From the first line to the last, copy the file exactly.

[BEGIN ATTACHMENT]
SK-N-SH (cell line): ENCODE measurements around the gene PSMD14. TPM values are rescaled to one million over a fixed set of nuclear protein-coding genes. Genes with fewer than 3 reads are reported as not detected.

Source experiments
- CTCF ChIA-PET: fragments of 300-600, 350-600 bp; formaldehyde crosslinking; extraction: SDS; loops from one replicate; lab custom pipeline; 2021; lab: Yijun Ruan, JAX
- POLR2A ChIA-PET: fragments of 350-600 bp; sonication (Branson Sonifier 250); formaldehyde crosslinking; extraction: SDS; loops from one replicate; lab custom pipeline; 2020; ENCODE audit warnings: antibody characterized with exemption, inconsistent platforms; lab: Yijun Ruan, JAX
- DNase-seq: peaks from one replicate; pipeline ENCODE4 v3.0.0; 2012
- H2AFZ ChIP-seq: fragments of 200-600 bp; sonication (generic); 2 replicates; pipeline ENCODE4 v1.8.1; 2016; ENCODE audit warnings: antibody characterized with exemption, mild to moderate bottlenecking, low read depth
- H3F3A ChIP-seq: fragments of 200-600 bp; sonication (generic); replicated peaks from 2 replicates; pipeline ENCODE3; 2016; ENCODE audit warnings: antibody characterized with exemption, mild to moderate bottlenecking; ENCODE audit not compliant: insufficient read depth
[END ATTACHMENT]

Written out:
SK-N-SH (cell line): ENCODE measurements around the gene PSMD14. TPM values are rescaled to one million over a fixed set of nuclear protein-coding genes. Genes with fewer than 3 reads are reported as not detected.

Source experiments
- CTCF ChIA-PET: fragments of 300-600, 350-600 bp; formaldehyde crosslinking; extraction: SDS; loops from one replicate; lab custom pipeline; 2021; lab: Yijun Ruan, JAX
- POLR2A ChIA-PET: fragments of 350-600 bp; sonication (Branson Sonifier 250); formaldehyde crosslinking; extraction: SDS; loops from one replicate; lab custom pipeline; 2020; ENCODE audit warnings: antibody characterized with exemption, inconsistent platforms; lab: Yijun Ruan, JAX
- DNase-seq: peaks from one replicate; pipeline ENCODE4 v3.0.0; 2012
- H2AFZ ChIP-seq: fragments of 200-600 bp; sonication (generic); 2 replicates; pipeline ENCODE4 v1.8.1; 2016; ENCODE audit warnings: antibody characterized with exemption, mild to moderate bottlenecking, low read depth
- H3F3A ChIP-seq: fragments of 200-600 bp; sonication (generic); replicated peaks from 2 replicates; pipeline ENCODE3; 2016; ENCODE audit warnings: antibody characterized with exemption, mild to moderate bottlenecking; ENCODE audit not compliant: insufficient read depth